“Otto Frank grew up with a social need to please his environment and not to offend it […] It was more dignified, and safer, to praise than to blame,” wrote Ozick. After all, he had before him “the larger postwar world that the diary had opened to him.” And he knew how to take advantage of it. He even tried to substitute his daughter for an American teenager, a suburban girl named Cara Wilson who was born in California in 1944 and who wrote to him claiming to have identified with Anne’s adolescent frustrations, frivolously comparing herself to Anne. Otto corresponded with her for years, sent her gifts when her children were born, and unabashedly published a compilation of the letters under the title Love, Otto in 1995.
“It is the shamelessness of appropriation,” wrote Ozick, as nothing is comparable to the Holocaust. Part of the blame was laid at the feet of the theatrical version, portraying the “funny, hopeful, happy” Anne that came to Broadway in 1955 — along with endless litigation, documented in Lawrence Graver’s An Obsession with Anne Frank — and which won the Pulitzer Prize and greatly influenced the way the diary was read.
That the first German translator of the text decided to sugarcoat everything that Anne Frank wrote about the Germans — with Otto’s approval — is evidence, for Ozick, of a lack of respect that existed from the very beginning. " A deeply truth-telling work has been turned into an instrument of partial truth, surrogate truth, or anti-truth,” wrote Ozick.
In 2026, Anne Frank’s diary will enter the public domain and the Basel-based Anne Frank Fund will no longer control her legacy. It is likely that unauthorized versions of the diary will then be published, says Martin Schifino, one of its editors in Spain, where Anne Frank: The Collected Works was published last year. What does the collected works include? The original diary and the complete version edited by Mirjam Pressler, “in which she develops a continuous account of versions A and B,” says Schifino. That is to say, the original diary and the one that Anne Frank herself began to edit. There is also previously unpublished material: letters, reflections, photographs, and essays by well-known historians.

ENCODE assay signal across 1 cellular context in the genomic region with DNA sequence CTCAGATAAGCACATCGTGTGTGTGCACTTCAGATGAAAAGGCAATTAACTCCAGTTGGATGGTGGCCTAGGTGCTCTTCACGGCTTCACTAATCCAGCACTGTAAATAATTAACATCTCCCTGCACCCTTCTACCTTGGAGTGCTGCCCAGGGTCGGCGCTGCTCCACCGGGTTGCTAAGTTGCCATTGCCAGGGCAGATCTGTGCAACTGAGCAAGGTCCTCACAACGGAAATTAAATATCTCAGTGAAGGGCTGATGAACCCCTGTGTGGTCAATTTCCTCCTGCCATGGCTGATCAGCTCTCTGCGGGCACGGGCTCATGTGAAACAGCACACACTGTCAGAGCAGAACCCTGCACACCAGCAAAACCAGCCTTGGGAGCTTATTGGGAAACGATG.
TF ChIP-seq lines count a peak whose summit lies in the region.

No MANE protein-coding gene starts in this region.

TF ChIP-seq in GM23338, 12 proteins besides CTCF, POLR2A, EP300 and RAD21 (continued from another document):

But sales of the collected works have been symbolic compared to those of the diary, which has always been “fireproof,” says Schifino.. In June, a new title will be added to the reinterpretation of the myth: My Friend Anne Frank, the memoirs of Hannah Pick-Goslar, her childhood friend who she was reunited with in the concentration camp. It seems hard not to go with the flow and depict Anne Frank in the way in which the world thinks it knows her, “pulling the wool over the eyes of history,” as Ozick puts it. As the writer says, “Almost every hand that has approached the diary with the well-meaning intention of publicizing it has contributed to the subversion of history [...] The pure has been made impure — sometimes in the name of the reverse.” Something to be sold, in the worst sense of the word, from the beginning by her own father and that, subsequently, has been used as opportunistically as desired. And so, “sanctified and indulgent, stripped of darkness,” Anne Frank lives on.